Some people like to receive comments of the form "Good post!", even when these comments contain no other engagement with the post. If you post on LW, I'd like to know (a) whether you like receiving these comments, and (b) whether you like receiving these comments more than you would like receiving a strong upvote by their authors.
For me positive comments aren't a big deal in a well-upvoted, uncriticized post, but create a buffer against the stress of harsh criticism in a way upvotes do not.
I prefer comments to upvotes, upvotes feel like mindless applause lights. Contentless comments still tell me something about who found it helpful and how much (length of comment as proxy)
Yes, and probably. The comment makes me feel more rewarded for whatever effort I put into the post.
I do appreciate the little comments but for me there's a huge benefit for even a sentence of why they liked it.
For instance this comment definitely had a much larger positive effect on me than a strong upvote:
I really appreciate seeing this kind of applied statistical analysis to a stray interesting-sounding fact you heard.
I doubt this took much longer to write than "Good post!" but the extra time was definitely worth it to me.
So, querying my preferences a bit more in depth:
- I think literally "good post" mostly just feels sad. The variations that I appreciate sometimes at least type out a sentence or use less frequent words, which provide some evidence of the person engaging with the work, or... I dunno maybe it's a just a "costly signal of fashion" thing. "I don't have anything to add but just wanted to say I found this post helpful" crosses some threshold from "neutral or slightly negative" to "slightly positive."
- If there are more than three "mildly fashionable 'good post'" type comments as described above, it switches from feeling net positive to net negative for me (unless there's a lot of other comments that are more substantive)
- If I post something, and a few days go by with zero comments, and then I finally get a comment, and then it turns out to be mostly contentless, I experience a tiny-roller-coast of "ooh! a comment!" .... "oh, it's a lame comment" ... "okay upon reflection I'm still glad someone did that because it makes the comment section a feel a bit more alive, or at bumps it up in recent discussion, which gives it another shot at actual conversation.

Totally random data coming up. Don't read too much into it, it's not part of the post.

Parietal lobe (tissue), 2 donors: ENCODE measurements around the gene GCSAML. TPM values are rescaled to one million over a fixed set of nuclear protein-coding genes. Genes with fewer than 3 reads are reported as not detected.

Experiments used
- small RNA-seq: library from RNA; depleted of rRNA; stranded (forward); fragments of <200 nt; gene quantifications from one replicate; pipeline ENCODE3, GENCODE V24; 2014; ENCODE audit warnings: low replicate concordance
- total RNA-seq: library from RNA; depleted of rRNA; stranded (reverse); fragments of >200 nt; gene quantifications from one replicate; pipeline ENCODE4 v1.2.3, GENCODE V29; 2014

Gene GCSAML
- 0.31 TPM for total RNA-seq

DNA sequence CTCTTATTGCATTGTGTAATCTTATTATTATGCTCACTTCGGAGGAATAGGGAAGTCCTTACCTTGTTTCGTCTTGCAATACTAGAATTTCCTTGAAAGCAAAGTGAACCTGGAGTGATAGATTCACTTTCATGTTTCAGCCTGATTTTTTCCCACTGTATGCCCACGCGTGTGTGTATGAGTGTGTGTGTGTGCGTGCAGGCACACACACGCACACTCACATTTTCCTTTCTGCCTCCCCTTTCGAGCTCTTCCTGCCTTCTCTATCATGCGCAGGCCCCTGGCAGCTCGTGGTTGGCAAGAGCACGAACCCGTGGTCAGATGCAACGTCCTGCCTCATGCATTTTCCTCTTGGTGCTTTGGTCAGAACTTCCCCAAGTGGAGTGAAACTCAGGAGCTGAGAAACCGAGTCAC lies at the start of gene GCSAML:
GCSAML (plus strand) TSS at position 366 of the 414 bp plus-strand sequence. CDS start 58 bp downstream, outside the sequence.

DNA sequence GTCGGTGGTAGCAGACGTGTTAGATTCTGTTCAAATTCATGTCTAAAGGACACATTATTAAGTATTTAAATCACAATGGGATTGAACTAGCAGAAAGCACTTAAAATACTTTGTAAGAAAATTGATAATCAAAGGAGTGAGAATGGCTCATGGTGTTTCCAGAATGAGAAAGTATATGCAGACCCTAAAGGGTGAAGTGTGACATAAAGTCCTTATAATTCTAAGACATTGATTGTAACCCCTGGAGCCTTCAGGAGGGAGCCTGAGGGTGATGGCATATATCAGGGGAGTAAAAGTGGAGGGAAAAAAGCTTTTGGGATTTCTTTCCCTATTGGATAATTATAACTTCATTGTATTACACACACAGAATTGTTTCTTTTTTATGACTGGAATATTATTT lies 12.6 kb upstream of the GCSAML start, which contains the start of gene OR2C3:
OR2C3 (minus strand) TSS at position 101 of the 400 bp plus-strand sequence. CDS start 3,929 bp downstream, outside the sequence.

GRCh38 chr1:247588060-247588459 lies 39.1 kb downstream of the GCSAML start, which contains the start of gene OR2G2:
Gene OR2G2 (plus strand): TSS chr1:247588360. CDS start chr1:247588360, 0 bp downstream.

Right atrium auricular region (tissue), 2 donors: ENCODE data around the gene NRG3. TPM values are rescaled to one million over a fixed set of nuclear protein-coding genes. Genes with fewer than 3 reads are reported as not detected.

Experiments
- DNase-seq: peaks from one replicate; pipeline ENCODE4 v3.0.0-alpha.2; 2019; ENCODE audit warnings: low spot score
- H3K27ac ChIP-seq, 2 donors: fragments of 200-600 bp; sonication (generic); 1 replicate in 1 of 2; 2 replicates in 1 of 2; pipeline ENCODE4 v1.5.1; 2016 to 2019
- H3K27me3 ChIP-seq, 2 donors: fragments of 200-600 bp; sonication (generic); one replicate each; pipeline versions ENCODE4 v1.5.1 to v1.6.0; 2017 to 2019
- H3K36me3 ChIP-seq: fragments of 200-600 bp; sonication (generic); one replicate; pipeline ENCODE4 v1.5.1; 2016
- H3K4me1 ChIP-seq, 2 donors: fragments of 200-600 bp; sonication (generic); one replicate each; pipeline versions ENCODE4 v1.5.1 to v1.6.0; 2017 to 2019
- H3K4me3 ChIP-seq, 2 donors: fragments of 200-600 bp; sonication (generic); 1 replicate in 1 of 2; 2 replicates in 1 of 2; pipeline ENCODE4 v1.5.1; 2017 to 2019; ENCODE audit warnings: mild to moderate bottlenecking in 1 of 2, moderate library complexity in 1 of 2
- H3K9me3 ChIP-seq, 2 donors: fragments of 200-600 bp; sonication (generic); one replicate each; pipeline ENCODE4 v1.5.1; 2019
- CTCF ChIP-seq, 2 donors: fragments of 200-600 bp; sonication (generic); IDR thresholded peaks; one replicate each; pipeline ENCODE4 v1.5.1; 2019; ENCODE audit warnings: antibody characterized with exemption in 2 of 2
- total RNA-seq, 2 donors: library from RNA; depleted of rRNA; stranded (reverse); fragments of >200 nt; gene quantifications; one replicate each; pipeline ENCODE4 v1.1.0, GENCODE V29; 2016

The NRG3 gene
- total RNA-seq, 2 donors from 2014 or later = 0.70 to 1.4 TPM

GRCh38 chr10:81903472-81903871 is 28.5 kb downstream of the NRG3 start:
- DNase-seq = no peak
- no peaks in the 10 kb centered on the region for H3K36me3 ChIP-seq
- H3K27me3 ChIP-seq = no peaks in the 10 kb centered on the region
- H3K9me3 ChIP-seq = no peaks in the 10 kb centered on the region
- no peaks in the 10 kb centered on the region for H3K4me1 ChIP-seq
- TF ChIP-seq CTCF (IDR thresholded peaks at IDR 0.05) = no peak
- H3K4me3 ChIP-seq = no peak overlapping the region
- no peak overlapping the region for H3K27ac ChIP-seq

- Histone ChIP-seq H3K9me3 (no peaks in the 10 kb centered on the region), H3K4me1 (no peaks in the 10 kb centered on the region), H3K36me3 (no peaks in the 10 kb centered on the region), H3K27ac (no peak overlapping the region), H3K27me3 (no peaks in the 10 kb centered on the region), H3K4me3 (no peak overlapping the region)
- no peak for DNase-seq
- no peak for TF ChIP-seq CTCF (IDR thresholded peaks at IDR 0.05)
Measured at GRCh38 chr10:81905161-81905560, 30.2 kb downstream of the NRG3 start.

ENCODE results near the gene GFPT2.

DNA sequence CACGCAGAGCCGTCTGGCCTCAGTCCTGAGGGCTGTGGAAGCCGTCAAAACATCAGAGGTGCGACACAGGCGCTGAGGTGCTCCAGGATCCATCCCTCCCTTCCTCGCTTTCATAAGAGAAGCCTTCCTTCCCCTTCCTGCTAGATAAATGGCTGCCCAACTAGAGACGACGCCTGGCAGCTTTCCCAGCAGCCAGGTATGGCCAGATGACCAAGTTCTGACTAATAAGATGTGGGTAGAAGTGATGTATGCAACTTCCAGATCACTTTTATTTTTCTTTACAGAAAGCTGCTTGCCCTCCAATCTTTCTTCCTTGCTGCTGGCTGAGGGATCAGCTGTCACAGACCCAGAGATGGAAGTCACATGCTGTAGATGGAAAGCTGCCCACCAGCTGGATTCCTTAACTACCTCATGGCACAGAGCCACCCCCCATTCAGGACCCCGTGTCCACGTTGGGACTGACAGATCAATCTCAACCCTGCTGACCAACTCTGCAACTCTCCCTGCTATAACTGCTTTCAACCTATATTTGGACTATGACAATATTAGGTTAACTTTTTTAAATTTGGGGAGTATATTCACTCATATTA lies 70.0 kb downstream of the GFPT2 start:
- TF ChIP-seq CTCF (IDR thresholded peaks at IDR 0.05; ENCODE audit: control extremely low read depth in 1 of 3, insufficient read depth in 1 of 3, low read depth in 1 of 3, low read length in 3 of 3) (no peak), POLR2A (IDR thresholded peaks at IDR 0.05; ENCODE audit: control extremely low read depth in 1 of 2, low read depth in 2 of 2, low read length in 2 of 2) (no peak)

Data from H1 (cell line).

- If it's been years, and then someone comments on an old post of mine that hasn't been discussed in awhile, I feel mostly good and a bit nostalgic. ("Oh, people are still enjoying that post!")
I've felt happy about all positive comments, regardless of how substantial they are. Making a comment always takes more effort than just clicking upvote. Of course, more specific praise that gives me a better idea of what someone liked about my post is even better.
Comparing with a strong upvote is hard though, ideally I'd prefer both.
Yeah! I like getting positive feedback on my work, especially in a rather intimidating forum like here. Anything more specific than "good post" or whatever is better, but even that is more emotionally rewarding than seeing digits in the vote box change.
No. I would rather receive a strong upvote. If I receive a comment I would prefer it contain some useful content.
I like comments that don't look like they could have been generated by a chatbot. I feel like whenever I'm being fine with the "Good post!" comments, I'm setting up an environment where after a while a portion of the comments will actually be chatbot spam.
I don't get any value out of content-free comments, but a sentence or two explaining what someone liked about my post gives me better feedback than an anonymous upvote. And even if it's just a phatic "Good post!", just knowing who said it can be quite useful.
If there are no other comments, a "Good post" can help the comments section feel less empty, make it feel like someone has actually read it.
If there were several substantial comments and a mountain of content-less ones, then I suspect that the content-less ones would feel like a waste of time, but this hasn't happened to me.